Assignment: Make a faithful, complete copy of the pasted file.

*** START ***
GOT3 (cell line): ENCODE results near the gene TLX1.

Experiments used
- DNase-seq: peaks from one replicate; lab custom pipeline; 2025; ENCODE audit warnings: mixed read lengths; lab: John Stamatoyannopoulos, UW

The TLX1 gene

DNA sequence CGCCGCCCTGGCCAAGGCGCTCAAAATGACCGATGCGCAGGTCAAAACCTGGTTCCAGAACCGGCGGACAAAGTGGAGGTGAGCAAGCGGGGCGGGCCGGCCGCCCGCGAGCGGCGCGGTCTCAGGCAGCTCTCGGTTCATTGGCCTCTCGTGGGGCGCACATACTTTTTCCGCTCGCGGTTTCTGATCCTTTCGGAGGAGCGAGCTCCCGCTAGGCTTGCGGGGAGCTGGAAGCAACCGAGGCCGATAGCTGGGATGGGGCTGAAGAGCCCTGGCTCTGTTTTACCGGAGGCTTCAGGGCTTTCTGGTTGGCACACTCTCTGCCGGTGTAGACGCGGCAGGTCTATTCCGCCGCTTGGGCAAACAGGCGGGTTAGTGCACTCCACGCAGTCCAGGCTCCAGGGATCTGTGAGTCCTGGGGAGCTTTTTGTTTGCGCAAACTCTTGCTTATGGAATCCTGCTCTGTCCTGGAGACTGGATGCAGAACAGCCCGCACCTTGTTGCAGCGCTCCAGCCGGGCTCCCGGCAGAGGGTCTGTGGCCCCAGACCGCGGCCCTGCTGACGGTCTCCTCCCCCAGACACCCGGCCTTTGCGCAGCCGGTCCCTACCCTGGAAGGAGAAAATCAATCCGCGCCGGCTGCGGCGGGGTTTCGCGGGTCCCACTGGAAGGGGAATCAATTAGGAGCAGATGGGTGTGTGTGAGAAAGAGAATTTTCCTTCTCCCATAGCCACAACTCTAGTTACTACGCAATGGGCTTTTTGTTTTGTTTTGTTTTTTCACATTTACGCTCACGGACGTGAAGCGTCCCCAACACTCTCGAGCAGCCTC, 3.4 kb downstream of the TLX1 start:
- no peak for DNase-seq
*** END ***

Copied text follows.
GOT3 (cell line): ENCODE results near the gene TLX1.

Experiments used
- DNase-seq: peaks from one replicate; lab custom pipeline; 2025; ENCODE audit warnings: mixed read lengths; lab: John Stamatoyannopoulos, UW

The TLX1 gene

DNA sequence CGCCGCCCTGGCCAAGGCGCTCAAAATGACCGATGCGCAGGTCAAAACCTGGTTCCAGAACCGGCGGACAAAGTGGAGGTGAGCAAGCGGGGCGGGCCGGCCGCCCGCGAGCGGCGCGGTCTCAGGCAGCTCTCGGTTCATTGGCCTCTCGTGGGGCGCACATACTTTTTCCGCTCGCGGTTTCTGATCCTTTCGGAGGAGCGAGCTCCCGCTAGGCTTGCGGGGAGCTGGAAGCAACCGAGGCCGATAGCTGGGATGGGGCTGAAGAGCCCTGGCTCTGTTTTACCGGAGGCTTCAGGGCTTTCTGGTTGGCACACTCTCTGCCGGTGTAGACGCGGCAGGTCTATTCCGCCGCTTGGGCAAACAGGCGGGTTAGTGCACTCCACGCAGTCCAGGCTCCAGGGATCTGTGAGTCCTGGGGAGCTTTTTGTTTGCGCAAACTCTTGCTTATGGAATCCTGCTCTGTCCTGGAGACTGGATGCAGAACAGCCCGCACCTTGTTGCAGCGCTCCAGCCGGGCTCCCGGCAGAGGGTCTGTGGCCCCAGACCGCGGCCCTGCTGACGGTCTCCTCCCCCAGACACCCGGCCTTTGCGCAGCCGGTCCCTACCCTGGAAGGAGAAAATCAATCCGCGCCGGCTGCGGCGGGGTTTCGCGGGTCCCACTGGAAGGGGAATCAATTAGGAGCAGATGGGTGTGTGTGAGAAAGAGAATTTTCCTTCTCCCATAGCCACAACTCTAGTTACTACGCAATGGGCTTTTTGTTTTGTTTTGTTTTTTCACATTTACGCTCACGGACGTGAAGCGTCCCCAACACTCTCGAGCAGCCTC, 3.4 kb downstream of the TLX1 start:
- no peak for DNase-seq